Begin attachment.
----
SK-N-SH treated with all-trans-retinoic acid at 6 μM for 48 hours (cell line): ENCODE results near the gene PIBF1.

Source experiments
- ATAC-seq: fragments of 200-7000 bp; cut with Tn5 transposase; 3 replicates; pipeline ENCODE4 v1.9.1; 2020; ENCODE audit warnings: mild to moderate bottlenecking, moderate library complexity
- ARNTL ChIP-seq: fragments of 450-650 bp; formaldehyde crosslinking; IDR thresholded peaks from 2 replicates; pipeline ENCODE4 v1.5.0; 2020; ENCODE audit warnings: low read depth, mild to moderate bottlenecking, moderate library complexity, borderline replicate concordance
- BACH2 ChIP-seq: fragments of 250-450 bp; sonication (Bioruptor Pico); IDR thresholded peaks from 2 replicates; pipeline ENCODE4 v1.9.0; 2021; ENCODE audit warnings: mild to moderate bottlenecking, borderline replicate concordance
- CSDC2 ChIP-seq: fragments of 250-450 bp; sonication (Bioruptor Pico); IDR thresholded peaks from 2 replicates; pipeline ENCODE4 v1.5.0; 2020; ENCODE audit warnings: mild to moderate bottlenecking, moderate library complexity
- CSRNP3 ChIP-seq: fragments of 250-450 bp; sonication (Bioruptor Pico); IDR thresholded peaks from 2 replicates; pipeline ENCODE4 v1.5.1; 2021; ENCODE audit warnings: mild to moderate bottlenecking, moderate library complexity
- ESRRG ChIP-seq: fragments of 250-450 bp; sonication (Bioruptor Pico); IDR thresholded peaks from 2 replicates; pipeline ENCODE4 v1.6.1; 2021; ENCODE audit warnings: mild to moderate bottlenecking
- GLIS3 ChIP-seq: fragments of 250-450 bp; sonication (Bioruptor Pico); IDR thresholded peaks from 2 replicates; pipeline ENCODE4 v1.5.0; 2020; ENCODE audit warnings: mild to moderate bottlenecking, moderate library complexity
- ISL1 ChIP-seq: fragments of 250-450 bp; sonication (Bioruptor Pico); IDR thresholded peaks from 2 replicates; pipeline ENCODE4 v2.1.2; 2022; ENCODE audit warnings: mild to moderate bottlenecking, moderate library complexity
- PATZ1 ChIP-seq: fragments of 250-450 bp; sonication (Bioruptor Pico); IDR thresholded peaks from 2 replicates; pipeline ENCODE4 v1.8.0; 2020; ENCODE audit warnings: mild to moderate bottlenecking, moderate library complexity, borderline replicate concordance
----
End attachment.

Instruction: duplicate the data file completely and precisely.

SK-N-SH treated with all-trans-retinoic acid at 6 μM for 48 hours (cell line): ENCODE results near the gene PIBF1.

Source experiments
- ATAC-seq: fragments of 200-7000 bp; cut with Tn5 transposase; 3 replicates; pipeline ENCODE4 v1.9.1; 2020; ENCODE audit warnings: mild to moderate bottlenecking, moderate library complexity
- ARNTL ChIP-seq: fragments of 450-650 bp; formaldehyde crosslinking; IDR thresholded peaks from 2 replicates; pipeline ENCODE4 v1.5.0; 2020; ENCODE audit warnings: low read depth, mild to moderate bottlenecking, moderate library complexity, borderline replicate concordance
- BACH2 ChIP-seq: fragments of 250-450 bp; sonication (Bioruptor Pico); IDR thresholded peaks from 2 replicates; pipeline ENCODE4 v1.9.0; 2021; ENCODE audit warnings: mild to moderate bottlenecking, borderline replicate concordance
- CSDC2 ChIP-seq: fragments of 250-450 bp; sonication (Bioruptor Pico); IDR thresholded peaks from 2 replicates; pipeline ENCODE4 v1.5.0; 2020; ENCODE audit warnings: mild to moderate bottlenecking, moderate library complexity
- CSRNP3 ChIP-seq: fragments of 250-450 bp; sonication (Bioruptor Pico); IDR thresholded peaks from 2 replicates; pipeline ENCODE4 v1.5.1; 2021; ENCODE audit warnings: mild to moderate bottlenecking, moderate library complexity
- ESRRG ChIP-seq: fragments of 250-450 bp; sonication (Bioruptor Pico); IDR thresholded peaks from 2 replicates; pipeline ENCODE4 v1.6.1; 2021; ENCODE audit warnings: mild to moderate bottlenecking
- GLIS3 ChIP-seq: fragments of 250-450 bp; sonication (Bioruptor Pico); IDR thresholded peaks from 2 replicates; pipeline ENCODE4 v1.5.0; 2020; ENCODE audit warnings: mild to moderate bottlenecking, moderate library complexity
- ISL1 ChIP-seq: fragments of 250-450 bp; sonication (Bioruptor Pico); IDR thresholded peaks from 2 replicates; pipeline ENCODE4 v2.1.2; 2022; ENCODE audit warnings: mild to moderate bottlenecking, moderate library complexity
- PATZ1 ChIP-seq: fragments of 250-450 bp; sonication (Bioruptor Pico); IDR thresholded peaks from 2 replicates; pipeline ENCODE4 v1.8.0; 2020; ENCODE audit warnings: mild to moderate bottlenecking, moderate library complexity, borderline replicate concordance